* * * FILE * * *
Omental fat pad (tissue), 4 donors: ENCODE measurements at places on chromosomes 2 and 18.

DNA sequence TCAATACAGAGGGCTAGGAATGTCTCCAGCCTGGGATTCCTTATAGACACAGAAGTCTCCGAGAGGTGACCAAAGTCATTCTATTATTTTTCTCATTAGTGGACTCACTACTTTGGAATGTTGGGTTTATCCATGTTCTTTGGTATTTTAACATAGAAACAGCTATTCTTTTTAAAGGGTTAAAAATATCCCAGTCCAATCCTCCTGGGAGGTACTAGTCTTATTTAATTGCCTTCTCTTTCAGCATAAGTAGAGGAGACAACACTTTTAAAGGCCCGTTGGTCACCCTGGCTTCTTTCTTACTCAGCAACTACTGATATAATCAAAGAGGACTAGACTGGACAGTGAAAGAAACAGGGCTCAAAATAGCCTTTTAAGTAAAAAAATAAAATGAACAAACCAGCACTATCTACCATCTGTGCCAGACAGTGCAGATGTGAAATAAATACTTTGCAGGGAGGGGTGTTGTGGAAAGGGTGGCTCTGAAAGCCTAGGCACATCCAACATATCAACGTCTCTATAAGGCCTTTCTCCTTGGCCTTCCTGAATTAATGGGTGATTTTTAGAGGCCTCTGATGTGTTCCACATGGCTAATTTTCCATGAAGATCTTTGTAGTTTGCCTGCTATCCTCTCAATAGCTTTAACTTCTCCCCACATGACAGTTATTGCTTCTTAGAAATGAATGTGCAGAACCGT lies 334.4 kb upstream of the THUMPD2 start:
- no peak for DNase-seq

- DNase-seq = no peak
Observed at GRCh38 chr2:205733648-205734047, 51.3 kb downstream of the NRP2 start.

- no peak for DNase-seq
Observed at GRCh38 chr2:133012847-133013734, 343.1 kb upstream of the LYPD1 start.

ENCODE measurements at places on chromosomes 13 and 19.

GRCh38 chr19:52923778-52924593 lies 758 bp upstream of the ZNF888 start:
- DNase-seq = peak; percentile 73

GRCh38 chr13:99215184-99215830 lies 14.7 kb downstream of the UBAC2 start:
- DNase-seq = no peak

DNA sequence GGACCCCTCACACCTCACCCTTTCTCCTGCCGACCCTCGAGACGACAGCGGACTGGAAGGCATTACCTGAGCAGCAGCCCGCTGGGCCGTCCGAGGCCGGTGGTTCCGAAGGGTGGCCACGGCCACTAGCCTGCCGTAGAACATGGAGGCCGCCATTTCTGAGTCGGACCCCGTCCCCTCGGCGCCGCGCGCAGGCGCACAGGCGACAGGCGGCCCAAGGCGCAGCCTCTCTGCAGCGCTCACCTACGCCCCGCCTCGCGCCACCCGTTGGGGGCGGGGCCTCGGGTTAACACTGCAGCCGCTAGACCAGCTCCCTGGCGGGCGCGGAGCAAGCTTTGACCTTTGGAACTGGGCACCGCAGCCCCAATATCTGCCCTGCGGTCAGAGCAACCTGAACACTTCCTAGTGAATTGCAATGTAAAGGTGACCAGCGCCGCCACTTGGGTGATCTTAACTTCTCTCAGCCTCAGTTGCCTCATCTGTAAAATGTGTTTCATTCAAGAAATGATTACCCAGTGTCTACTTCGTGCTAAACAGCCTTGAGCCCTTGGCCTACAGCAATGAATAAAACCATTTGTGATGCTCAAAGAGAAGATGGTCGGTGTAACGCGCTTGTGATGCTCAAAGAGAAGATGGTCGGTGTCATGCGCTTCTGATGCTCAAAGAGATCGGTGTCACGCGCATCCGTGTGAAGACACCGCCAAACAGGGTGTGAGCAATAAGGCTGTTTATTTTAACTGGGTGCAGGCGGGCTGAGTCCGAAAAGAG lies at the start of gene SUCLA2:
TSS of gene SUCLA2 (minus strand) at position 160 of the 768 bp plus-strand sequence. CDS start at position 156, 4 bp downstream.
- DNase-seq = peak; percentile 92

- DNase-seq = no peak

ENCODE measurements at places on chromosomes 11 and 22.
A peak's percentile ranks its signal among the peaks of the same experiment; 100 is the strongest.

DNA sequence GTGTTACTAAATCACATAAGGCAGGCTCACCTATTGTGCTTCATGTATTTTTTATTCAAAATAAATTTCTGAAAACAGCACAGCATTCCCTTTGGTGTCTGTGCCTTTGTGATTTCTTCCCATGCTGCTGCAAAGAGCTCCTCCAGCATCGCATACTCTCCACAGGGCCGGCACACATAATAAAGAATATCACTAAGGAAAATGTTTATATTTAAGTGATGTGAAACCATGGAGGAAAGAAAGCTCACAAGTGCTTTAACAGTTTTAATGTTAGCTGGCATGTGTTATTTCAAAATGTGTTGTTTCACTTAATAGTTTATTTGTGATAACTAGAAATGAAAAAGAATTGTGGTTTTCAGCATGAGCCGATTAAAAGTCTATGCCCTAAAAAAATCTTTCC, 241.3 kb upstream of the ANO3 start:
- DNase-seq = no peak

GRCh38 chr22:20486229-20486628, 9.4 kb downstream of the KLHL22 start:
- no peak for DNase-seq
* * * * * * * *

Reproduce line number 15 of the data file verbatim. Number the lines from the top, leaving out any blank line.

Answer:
- DNase-seq = peak; percentile 92